5 Historic American Cities Experiencing a Renaissance

Embrace old-world charm and urban allures in these cultural hubs across the country.

U.S. News & World Report

5 Historic American Cities Experiencing a Renaissance

Charleston, South Carolina, at the historic homes on The Battery.

These storied cities are awash with a new energy with up-and-coming chefs, trendy neighborhoods and interesting attractions. (Getty Images)

On a global scale, America has had a relatively short history. Our nation's 1776 origin makes the U.S. far younger than most European and Asian countries. But while our history only spans a couple of centuries, our oldest cities are steeped in rich culture, heritage and tradition. The biggest moments of our country are contained in stone buildings on the East Coast and iconic monuments scattering our nation's capital. And while we continue to celebrate classic institutions and our storied histories in top cities across the country, some places have evolved into flourishing hot spots in recent years. Here are five vibrant American destinations in the midst of a renaissance.

Charleston, South Carolina

Charleston seems to have found a way to balance the old and the new like no other Southern city in America. The cobblestone streets and the horse-drawn carriage rides along Market Street are just two examples Charleston's unique culture and heritage. Beautifully adorned mansions remind visitors of a bygone era. However, those new to Charleston will soon find discover that there's much more to the city beyond its relics of the past, from hidden speakeasies and gastropubs from some of the hottest, up-and-coming chefs and mixologists in the country. Even the city's hotels are upping the cool factor with unique touches. Take The Vendue, which doubles as an art gallery, or The Restoration, which boasts a rooftop bar that would make any New York City hipster swoon. And every corner of this Southern locale brims with Instagram-worthy backdrops.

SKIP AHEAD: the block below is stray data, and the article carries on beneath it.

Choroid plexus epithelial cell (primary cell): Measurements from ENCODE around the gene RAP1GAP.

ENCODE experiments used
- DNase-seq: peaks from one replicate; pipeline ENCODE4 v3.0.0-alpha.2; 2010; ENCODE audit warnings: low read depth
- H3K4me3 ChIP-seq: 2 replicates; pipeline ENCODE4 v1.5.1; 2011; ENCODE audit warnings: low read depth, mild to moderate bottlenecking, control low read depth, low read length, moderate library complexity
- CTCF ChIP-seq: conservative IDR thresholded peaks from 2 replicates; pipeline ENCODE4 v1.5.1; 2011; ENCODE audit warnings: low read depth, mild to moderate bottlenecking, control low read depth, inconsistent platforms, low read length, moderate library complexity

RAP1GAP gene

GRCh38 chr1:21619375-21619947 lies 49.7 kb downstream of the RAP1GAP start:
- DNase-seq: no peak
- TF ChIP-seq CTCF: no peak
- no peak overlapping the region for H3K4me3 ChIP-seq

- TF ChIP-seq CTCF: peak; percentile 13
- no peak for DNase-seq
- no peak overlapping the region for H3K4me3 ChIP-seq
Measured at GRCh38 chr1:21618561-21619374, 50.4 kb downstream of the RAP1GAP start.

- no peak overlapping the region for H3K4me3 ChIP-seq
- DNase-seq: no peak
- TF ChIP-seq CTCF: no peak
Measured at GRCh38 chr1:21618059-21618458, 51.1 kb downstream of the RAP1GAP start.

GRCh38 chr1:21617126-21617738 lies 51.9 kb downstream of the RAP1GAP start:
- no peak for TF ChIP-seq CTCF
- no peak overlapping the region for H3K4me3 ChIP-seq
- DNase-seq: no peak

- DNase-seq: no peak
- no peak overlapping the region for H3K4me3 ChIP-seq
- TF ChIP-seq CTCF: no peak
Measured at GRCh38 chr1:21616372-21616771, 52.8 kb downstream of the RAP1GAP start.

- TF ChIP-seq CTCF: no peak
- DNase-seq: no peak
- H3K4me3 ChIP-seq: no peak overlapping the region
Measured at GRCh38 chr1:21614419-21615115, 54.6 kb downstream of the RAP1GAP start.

Philadelphia

In Philadelphia, it's not uncommon to see lines of school buses waiting outside Independence Hall. After all, shipping high school students off to Philly to a close look at the location of America's genesis is a common occurrence. The Liberty Bell and Independence Hall are just two sites that continue to draw history aficionados and student field-trippers, alike. Aside from its historical landmarks, Philadelphia also boasts some of the most delicious and decadent bring your own beverage restaurants in the country. Mercato, Lolita and Laurel are just three top eateries where you can bring your favorite bottle of wine or six pack of beer and chow down. This concept not only creates a culture that brings in young college students looking to cut costs, but also keeps new generations coming together to eat in the City of Brotherly Love over and over again.

Portland, Maine